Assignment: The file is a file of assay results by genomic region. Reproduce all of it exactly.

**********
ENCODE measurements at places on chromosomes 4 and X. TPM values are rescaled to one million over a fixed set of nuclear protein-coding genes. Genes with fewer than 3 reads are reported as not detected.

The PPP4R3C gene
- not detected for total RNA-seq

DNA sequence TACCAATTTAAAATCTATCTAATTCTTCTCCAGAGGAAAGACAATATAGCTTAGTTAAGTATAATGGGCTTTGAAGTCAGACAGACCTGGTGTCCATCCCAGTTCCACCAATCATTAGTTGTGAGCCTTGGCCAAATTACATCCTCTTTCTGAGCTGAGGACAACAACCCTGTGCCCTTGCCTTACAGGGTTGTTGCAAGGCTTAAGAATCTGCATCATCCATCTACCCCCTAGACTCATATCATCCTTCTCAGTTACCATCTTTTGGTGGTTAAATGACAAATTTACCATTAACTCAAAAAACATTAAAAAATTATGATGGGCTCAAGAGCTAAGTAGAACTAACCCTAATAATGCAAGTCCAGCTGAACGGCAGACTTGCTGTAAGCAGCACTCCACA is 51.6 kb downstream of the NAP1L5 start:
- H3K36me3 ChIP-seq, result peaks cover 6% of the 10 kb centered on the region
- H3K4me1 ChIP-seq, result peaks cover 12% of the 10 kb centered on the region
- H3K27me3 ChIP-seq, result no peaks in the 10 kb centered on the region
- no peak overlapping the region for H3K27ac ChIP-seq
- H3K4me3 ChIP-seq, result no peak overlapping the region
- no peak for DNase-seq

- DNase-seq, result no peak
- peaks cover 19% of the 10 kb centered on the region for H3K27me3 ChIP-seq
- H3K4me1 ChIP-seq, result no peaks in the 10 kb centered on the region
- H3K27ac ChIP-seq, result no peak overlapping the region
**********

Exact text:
ENCODE measurements at places on chromosomes 4 and X. TPM values are rescaled to one million over a fixed set of nuclear protein-coding genes. Genes with fewer than 3 reads are reported as not detected.

The PPP4R3C gene
- not detected for total RNA-seq

DNA sequence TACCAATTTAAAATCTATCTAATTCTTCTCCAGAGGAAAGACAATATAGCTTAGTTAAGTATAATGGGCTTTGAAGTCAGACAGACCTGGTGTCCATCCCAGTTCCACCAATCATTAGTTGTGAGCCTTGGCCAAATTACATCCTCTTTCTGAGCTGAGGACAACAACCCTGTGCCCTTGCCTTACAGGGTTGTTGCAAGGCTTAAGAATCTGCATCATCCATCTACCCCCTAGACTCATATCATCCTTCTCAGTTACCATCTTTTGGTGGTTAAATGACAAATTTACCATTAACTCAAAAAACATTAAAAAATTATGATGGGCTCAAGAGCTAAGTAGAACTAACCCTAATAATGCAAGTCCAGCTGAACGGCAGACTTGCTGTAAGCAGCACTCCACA is 51.6 kb downstream of the NAP1L5 start:
- H3K36me3 ChIP-seq, result peaks cover 6% of the 10 kb centered on the region
- H3K4me1 ChIP-seq, result peaks cover 12% of the 10 kb centered on the region
- H3K27me3 ChIP-seq, result no peaks in the 10 kb centered on the region
- no peak overlapping the region for H3K27ac ChIP-seq
- H3K4me3 ChIP-seq, result no peak overlapping the region
- no peak for DNase-seq

- DNase-seq, result no peak
- peaks cover 19% of the 10 kb centered on the region for H3K27me3 ChIP-seq
- H3K4me1 ChIP-seq, result no peaks in the 10 kb centered on the region
- H3K27ac ChIP-seq, result no peak overlapping the region